This is the third year, where we just wanted to add inexpensive but bold color until the larger plants
began to fill and mature.

By the fifth year, trees, shrubs and ground-covers began to mature and give a sense of scale.

This was into the second year of improving the “Builder Special” landscaping.

Third year and done up for a magazine here, not bad!

Second year on this side too. Still lots of inviting color and personality.

One year later. I’d say that’s a pretty WOW first impression!

Here is the number one piece of advice that I give my clients when we talk front yard landscape design- You should be able to pull up to the front of your home in the worst weather of the whole year and say WOW! If it looks great for the months that you are not out gardening actively and fully, then THAT is a great front yard!

For more on “First Impressions” from the Lords and Ladies of the Roundtable, please visit the links below. Enjoy!

Lesley Hegarty & Robert Webber : Hegarty Webber Partnership : Bristol, UK

Jocelyn Chilvers : The Art Garden : Denver, CO

Debbie Roberts : A Garden of Possibilities : Stamford, CT

Susan Morrison : Blue Planet Garden Blog : East Bay, CA

Shirley Bovshow : Eden Makers Blog : Los Angeles, Ca.

 

Glass + Art = Landscape Jewelry February 26, 2012

Art in the garden is just one way to express your own statement of style and personality. As a designer who is like a cat attracted to shiny objects, glass is very difficult for me to resist. Many of my clients have budding collections of glass garden art and I have to admit my jealousy. I endeavor to have my own collection someday too. :-)

Luckily for me, I have a friend, Barbara Sanderson of Glass Gardens NW and she graciously allows me to have fun designing with her glass frequently. Barbara’s art has been recognized across the country in magazines such as Better Homes and Gardens and Fine Gardening, blogs and at large shows across the country including the Northwest Flower and Garden Show.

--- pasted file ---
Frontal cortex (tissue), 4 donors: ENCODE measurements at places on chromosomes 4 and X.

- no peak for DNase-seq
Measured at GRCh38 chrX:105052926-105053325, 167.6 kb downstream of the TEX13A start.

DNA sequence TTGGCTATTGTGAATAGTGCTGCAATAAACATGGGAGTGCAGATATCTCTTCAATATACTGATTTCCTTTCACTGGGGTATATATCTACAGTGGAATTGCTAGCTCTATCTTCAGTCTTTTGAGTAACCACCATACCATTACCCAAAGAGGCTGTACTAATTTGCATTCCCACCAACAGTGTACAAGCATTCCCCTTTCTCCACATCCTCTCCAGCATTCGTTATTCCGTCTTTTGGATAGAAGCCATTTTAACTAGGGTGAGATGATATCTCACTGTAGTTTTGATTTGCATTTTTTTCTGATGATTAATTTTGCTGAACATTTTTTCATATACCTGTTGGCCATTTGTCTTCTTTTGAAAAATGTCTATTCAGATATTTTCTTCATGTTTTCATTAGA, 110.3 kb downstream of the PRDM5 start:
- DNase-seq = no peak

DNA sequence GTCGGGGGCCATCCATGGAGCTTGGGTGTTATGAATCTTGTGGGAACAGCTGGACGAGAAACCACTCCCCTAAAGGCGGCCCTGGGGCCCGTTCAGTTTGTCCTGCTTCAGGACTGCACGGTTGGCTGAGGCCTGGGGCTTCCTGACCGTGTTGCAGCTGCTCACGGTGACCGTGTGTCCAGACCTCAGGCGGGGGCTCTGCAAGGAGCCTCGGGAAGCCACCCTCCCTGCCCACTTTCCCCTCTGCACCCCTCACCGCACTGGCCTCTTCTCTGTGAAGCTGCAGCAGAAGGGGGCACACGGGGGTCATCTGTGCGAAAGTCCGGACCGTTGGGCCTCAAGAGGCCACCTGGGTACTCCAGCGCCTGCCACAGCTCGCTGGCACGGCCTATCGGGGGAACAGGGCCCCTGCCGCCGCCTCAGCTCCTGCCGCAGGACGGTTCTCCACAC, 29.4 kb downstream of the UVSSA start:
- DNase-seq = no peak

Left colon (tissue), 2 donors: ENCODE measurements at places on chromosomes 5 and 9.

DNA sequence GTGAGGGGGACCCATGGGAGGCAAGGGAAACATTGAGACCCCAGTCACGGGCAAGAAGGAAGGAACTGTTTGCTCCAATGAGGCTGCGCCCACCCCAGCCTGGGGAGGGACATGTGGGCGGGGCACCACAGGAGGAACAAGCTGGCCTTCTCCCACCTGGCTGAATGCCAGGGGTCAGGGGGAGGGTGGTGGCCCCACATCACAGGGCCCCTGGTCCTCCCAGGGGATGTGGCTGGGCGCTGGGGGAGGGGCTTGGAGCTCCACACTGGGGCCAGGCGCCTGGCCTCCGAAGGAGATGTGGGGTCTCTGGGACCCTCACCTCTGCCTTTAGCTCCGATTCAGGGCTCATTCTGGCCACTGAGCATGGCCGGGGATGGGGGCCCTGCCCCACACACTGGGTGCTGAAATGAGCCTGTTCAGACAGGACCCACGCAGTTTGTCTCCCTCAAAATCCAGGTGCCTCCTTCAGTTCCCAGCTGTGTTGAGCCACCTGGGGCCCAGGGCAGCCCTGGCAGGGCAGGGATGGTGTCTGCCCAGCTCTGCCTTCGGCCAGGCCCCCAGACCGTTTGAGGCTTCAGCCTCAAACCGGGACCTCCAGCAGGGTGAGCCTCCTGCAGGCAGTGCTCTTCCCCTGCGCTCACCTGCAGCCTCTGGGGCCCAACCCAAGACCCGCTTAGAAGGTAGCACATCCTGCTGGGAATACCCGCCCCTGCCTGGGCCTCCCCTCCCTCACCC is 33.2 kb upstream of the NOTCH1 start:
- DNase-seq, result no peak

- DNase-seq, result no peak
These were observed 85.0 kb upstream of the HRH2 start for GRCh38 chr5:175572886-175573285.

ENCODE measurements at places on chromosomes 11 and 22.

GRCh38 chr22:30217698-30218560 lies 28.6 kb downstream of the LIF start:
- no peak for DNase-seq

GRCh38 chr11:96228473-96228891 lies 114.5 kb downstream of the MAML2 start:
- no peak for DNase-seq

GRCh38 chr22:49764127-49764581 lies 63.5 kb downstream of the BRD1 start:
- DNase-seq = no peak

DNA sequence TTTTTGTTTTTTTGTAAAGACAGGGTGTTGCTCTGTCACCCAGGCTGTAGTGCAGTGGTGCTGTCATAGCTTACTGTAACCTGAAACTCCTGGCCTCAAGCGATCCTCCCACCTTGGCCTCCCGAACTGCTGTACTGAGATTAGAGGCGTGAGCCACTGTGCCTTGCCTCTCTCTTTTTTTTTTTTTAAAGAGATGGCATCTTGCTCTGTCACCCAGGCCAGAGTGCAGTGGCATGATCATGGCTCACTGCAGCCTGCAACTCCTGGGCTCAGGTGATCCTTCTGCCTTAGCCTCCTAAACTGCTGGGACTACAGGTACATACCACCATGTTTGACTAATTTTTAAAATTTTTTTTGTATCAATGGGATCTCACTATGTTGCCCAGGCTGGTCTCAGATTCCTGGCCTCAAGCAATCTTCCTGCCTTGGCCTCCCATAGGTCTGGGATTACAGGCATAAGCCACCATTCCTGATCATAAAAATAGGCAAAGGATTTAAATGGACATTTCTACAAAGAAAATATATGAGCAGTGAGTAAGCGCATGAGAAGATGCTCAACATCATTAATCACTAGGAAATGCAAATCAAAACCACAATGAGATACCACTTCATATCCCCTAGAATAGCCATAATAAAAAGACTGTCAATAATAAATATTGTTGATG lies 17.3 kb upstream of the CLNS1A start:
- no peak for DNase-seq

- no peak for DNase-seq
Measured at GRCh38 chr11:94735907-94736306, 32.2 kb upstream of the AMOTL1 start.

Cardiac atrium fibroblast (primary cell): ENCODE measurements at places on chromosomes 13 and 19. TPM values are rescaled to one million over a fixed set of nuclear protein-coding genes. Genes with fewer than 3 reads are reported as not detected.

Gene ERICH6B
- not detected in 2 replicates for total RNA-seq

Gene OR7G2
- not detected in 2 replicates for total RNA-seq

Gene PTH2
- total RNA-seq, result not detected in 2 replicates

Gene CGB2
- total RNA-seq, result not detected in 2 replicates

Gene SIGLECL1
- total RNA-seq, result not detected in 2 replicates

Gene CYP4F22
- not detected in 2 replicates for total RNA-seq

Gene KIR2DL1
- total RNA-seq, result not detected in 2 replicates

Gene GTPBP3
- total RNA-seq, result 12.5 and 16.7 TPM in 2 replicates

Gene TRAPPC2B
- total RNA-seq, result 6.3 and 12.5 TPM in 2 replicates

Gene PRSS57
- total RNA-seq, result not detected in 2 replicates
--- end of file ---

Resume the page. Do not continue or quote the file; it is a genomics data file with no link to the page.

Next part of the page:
This year at the 2012 Northwest Flower and Garden Show, Barbara created a custom design for an award winning display garden, created by Sublime Garden Design where she made a flickering glass fire, one of the focal point pieces in the display. They were gorgeous!! I could see those in someones home where a real fire might not be feasible, but the ambiance is desired.

Here is what it looked like in the display- very elegant!

The Glass Gardens NW booth was bedecked in garden jewelry! Here are some pictures of what was being snapped up during the four day extravaganza where gardens and art collide.

Glass Flowers

Glass Flowers

Icicles lit up from within and Glass Leaves

Truly Garden Jewelry! Water Features- SO pretty

Birdbaths, Flowers and Water Features

HOT sellers- Birds and Cattails!

Containers designed by The Personal Garden Coach with Glacicles and Leaves

Below is a slide showing the “Fiddlesticks” that are so popular for Glass Gardens NW in a container that I designed.

Fiddlesticks in Spring fresh colors!

Here is a peak at some glass art from Glass Gardens NW in containers by The Personal Garden Coach. :-)

Left is a brand new design for 2012 "Glacicles"

Colorful glass leaves!

 

Glacicles in the snow!!

Now THAT is some winter color!

 

I hope you enjoyed this little bit of Garden Jewelry, for more information, you can also reach Glass Gardens NW via Facebook too. Go “LIKE” the page!  Be sure to look for more great Garden Art ideas coming soon from my visit to the Philadelphia Flower and Garden Show!

 

 

Northwest Flower and Garden Show – Symphony of Flower Bulbs February 16, 2012

The Northwest Flower and Garden Show in Seattle just ended and as I spend the countless hours editing my numerous photos, I realize that I have much too much great color, design ideas and details to share with all of you for one simple blog post. And far be it from me to ever be simple!